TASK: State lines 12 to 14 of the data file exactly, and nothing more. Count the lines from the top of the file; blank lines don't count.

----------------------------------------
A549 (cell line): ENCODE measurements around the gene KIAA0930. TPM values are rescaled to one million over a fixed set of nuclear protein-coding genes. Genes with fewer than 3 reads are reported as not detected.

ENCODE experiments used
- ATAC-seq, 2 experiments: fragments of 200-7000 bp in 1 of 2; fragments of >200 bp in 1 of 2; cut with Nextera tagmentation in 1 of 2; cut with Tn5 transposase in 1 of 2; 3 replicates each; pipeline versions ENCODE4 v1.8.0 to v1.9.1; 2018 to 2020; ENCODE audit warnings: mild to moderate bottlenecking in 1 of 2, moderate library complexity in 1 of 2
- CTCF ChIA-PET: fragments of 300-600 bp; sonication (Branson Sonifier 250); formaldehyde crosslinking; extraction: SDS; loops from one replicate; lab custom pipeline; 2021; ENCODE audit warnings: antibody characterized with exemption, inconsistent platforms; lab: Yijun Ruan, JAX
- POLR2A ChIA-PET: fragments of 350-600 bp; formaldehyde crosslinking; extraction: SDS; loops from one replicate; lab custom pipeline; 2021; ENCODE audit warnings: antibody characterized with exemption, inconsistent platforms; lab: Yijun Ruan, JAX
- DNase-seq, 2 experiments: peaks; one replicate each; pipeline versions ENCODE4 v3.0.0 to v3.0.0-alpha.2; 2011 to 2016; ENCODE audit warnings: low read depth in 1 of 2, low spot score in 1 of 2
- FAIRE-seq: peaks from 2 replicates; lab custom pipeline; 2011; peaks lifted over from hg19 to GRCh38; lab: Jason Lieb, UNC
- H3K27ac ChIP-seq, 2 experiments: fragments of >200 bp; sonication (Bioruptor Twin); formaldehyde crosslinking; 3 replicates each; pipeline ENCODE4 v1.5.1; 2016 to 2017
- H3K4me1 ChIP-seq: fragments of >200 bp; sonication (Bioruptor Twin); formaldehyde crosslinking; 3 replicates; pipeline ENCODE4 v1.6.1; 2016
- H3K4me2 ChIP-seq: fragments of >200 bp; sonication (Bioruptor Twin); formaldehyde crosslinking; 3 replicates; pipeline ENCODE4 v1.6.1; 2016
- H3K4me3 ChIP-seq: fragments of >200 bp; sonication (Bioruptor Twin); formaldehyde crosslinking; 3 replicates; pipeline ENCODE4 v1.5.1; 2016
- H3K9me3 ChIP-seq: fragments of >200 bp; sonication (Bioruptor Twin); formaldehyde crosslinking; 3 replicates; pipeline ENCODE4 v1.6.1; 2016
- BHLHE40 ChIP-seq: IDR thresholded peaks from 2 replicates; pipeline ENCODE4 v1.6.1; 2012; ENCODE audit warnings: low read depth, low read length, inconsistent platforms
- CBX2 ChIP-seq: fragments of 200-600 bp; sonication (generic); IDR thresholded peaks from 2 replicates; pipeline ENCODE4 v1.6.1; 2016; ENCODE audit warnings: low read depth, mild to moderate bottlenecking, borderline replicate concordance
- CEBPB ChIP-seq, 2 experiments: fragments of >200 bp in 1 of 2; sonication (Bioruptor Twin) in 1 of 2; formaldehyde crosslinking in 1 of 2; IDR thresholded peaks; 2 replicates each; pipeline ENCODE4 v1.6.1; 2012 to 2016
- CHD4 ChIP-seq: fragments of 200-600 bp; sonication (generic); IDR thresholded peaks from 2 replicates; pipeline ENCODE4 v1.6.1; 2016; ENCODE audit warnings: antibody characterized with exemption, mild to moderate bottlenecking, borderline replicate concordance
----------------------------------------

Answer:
- H3K9me3 ChIP-seq: fragments of >200 bp; sonication (Bioruptor Twin); formaldehyde crosslinking; 3 replicates; pipeline ENCODE4 v1.6.1; 2016
- BHLHE40 ChIP-seq: IDR thresholded peaks from 2 replicates; pipeline ENCODE4 v1.6.1; 2012; ENCODE audit warnings: low read depth, low read length, inconsistent platforms
- CBX2 ChIP-seq: fragments of 200-600 bp; sonication (generic); IDR thresholded peaks from 2 replicates; pipeline ENCODE4 v1.6.1; 2016; ENCODE audit warnings: low read depth, mild to moderate bottlenecking, borderline replicate concordance